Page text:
Compromised WordPress and Joomla Sites Found Distributing Malware to Visitors
Attackers were found using certain websites based on popular content management platforms WordPress and Joomla to spread malware. The attackers took advantage of weaknesses in extensions, plug-ins, and themes to hide and distribute malware and phishing pages through a hidden HTTPS directory.
Researcher Mohd Sadique from Zscaler published a report detailing how attackers are targeting content management systems (CMSs) WordPress and Joomla for hacking and content injection. Platform administrators were reportedly unaware of malware in a well-known hidden directory present on HTTPS sites distributing Shade ransomware and hosting phishing pages. Infections can be carried out via extensions, plug-ins, or themes.
The hidden directory in question is used to prove domain ownership as part of the certificate authority (CA) verification process. However, the directory is rarely reviewed, meaning, aside from the attackers relying on this hidden directory being present on most HTTPS sites, they can count on the malicious content being left undetected on the compromised sites for long periods.
Compromised WordPress sites were seen using vulnerable versions 4.8.9 up to the current 5.1.1. version. These versions are likely using outdated CMS themes or server-side software.
Among the spike of detected malware, the researchers found Shade ransomware as one of the main threats being deployed to site visitors. Other malicious payloads include phishing pages, adware, and coin miners. Shade ransomware was also found being distributed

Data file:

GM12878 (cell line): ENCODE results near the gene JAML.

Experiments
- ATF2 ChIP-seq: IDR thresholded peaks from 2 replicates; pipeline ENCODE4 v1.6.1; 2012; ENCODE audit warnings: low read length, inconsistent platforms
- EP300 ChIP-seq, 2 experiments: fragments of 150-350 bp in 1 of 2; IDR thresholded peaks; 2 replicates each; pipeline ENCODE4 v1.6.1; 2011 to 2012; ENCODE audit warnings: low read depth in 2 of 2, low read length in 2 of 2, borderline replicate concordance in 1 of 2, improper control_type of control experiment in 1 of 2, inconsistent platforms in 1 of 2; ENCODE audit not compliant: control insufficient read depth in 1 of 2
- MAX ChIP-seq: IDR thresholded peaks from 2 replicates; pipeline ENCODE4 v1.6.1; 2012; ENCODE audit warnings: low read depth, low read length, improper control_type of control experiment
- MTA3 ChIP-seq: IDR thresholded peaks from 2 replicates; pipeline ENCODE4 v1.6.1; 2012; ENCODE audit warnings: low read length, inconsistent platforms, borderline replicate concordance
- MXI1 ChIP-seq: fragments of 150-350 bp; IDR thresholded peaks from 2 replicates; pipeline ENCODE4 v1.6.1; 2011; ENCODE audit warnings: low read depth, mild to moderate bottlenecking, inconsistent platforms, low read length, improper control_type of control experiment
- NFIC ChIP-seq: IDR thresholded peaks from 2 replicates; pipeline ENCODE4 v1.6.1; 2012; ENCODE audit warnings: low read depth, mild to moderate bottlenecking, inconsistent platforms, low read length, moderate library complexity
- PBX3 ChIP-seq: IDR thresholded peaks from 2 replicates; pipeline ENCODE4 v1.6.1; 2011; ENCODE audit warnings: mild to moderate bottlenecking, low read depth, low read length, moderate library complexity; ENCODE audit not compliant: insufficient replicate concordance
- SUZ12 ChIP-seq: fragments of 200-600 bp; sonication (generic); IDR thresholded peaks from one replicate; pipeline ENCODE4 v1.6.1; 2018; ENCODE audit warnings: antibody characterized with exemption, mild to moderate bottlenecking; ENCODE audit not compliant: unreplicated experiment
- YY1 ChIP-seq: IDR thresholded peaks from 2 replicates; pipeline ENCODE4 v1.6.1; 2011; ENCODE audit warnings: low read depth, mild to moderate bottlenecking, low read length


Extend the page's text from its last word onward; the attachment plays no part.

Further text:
The phishing pages, on the other hand, were hosted under SSL-validated hidden directories and pop-ups to trick visitors into entering their user credentials. The campaign's pages were disguised as DHL, Dropbox, OneDrive, and Yahoo! Mail login pages, to name a few, for the malicious attempts.
Best practices for CMS users
Administrators are advised to regularly update the CMS or employ virtual patching to address vulnerabilities that have yet to receive patches. Habitually check the websites for exploitable vulnerabilities and disable or delete outdated or unused plug-ins. Admins should also consider stronger restrictions on users’ local admin access.
Users should likewise be wary of links and attachments, especially from unsolicited emails. Recipients should ignore spam email to avoid being infected with malware or redirected to phishing pages. Users should also practice basic security measures against email threats.
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